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Lorena Smalley

The 2020 CFL season is scheduled to be the 63rd season of the Canadian Football League (CFL). It was originally scheduled to begin on June 11, 2020, but the COVID-19 pandemic means the season has been postponed indefinitely.

We know there are lots of football fans here in Edmonton, especially with our Eskimos amazing success over the years. We recently visited the CFL Hall of Fame website and found a fantastic article on the history of the Grey Cup!

Did you know:

  • The original Grey Cup cost $48.00 in 1909?
  • Champions  did not always choose to compete for the Grey Cup?  It was common for a University team, especially McGill in Montreal, not play in the final game because it interfered with their players’ studies!
  • The first Western team to win the Grey Cup was the Winnipegs in 1935?
  • 1945 was the last game played only by Canadian players and since 1954 only the teams in the CFL have competed for the trophy?

We didn’t either!  So, we thought it would be fun to share some articles we found about the CFL and its history…enjoy!

CFL History – Part One – HISTORY OF THE GREY CUP by The CFL Hall of Fame



The Grey Cup, today a trophy for Canadian professional football supremacy, was originally not a pro award and actually was not intended for football at all!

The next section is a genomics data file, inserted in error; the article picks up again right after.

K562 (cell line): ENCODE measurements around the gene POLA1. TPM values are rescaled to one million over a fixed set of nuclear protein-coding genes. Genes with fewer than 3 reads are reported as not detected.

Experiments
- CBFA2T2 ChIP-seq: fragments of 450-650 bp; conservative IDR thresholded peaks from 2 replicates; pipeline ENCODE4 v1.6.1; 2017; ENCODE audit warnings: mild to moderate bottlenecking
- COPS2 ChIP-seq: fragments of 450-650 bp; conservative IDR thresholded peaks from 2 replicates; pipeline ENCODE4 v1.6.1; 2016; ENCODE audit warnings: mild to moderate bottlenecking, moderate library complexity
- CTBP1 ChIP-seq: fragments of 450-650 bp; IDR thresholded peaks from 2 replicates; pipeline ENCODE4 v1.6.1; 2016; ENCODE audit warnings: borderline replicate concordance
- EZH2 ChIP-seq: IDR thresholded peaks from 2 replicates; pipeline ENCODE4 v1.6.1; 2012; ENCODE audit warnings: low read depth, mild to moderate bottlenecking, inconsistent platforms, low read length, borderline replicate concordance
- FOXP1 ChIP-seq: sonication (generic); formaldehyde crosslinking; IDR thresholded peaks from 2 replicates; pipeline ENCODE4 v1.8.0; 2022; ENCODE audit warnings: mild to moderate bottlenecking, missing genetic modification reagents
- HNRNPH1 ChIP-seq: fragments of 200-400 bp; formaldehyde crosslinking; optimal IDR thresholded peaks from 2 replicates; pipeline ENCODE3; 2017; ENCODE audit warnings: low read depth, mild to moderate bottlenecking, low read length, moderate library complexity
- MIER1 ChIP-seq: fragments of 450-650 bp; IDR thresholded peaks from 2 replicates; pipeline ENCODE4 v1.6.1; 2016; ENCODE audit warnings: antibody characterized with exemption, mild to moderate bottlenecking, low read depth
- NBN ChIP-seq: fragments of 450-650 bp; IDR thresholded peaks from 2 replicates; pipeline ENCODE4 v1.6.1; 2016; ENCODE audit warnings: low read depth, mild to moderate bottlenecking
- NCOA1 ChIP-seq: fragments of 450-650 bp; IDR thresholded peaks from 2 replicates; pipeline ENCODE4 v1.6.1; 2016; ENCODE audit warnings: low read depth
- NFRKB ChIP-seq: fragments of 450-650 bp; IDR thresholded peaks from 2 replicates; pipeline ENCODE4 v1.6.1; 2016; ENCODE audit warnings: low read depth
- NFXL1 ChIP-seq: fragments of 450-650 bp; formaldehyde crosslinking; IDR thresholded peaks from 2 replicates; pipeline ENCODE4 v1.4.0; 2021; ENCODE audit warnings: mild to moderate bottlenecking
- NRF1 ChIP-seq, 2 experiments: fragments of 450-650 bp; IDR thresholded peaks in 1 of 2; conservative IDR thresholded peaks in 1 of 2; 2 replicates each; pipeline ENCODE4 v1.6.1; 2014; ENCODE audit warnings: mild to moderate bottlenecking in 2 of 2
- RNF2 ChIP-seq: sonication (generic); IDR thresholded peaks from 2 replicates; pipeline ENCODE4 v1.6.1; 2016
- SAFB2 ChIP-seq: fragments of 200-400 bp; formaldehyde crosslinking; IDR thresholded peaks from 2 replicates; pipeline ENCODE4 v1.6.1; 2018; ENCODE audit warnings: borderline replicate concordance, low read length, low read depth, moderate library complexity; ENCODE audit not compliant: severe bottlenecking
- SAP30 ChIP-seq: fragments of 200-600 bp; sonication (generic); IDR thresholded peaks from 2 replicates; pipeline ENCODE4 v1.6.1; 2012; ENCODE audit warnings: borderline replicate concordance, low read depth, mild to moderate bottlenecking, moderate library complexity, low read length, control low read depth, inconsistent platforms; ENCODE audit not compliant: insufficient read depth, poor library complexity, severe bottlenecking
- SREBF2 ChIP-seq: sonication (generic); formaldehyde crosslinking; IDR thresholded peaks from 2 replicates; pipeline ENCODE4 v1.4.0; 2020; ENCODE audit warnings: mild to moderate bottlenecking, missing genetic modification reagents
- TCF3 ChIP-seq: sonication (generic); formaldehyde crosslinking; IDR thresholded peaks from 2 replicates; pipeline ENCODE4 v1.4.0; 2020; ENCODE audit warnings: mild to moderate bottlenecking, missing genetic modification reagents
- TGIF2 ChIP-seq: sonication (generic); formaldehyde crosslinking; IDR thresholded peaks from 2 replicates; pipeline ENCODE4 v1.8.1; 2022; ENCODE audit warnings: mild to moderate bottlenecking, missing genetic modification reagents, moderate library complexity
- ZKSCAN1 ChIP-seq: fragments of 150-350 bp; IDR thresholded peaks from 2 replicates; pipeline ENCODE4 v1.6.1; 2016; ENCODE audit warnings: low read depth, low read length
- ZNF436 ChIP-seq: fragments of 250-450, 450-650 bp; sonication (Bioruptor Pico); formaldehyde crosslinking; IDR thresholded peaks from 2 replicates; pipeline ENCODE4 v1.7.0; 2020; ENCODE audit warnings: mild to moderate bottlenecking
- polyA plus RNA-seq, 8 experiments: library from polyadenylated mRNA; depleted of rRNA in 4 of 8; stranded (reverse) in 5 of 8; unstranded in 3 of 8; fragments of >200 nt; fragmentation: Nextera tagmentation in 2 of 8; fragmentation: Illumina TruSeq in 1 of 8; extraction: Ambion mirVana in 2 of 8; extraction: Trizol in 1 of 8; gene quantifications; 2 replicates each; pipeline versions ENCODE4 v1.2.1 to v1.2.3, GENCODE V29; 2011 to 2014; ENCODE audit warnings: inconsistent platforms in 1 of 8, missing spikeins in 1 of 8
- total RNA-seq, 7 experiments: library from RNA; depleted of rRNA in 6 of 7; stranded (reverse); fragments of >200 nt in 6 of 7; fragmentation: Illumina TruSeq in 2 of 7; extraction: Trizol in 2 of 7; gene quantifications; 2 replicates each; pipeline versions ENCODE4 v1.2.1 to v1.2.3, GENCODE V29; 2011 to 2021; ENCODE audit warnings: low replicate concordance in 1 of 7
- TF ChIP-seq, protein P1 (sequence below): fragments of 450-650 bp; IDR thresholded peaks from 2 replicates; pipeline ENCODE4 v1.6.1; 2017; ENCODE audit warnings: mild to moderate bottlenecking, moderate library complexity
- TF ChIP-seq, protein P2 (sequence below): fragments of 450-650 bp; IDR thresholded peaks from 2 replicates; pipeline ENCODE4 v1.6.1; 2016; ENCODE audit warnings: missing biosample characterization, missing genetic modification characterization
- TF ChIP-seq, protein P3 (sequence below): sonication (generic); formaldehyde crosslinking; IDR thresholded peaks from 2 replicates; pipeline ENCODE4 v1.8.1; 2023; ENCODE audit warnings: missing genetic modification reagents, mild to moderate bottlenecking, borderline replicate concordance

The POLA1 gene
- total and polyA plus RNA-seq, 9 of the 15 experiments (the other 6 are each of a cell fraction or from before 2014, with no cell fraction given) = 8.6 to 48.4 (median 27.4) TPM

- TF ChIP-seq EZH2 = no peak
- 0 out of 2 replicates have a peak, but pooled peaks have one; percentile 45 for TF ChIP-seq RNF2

In 1909 the Grey Cup was contemplated as an award for the amateur senior hockey championship of Canada. However, Sir H. Montagu Allan stepped in and offered a trophy, the Allan Cup, for hockey competition. This made the trophy donated by His Excellency Earl Grey, the Governor General of Canada, and an award for the amateur rugby football championship of Canada.

Having decided to offer the trophy, the Governor General promptly forgot about his promise and the cup was not ready to present to the first senior Dominion Champions, the University of Toronto, in December 1909. Two weeks prior to the championship game, a series of letters was exchanged and a hurried order placed with the silversmiths to produce a sterling silver cup, on a wooden base, total cost: $48.00. Three months later, in March 1910, the Grey Cup was presented to the University of Toronto.

In 1909 all football in Canada was amateur and was governed by the Canadian Rugby Union. All of the Unions, or football leagues, who played under them and were members in good standing, were eligible to compete for the Grey Cup. Teams in Quebec and Ontario were the sole competitors until 1921, when teams from the west also entered the competition. Determining the champion was a very involved process since so many organizations were involved and many played by different rules. An elaborate series of “playdowns” was scheduled which involved the Intercollegiate Union, the Interprovincial Union, the Ontario Union and then, if they decided to travel east for the contest, the champion of the senior western provincial unions.


Champions of an organization did not always choose to compete for the trophy. It was common for a University team, especially McGill in Montreal, to determine that the final game interfered with the players’ studies and so they would not compete.


CLICK HERE to visit the CFL Hall of Fame website and read about the 3rd and 4th bases of the Grey Cup and its history!

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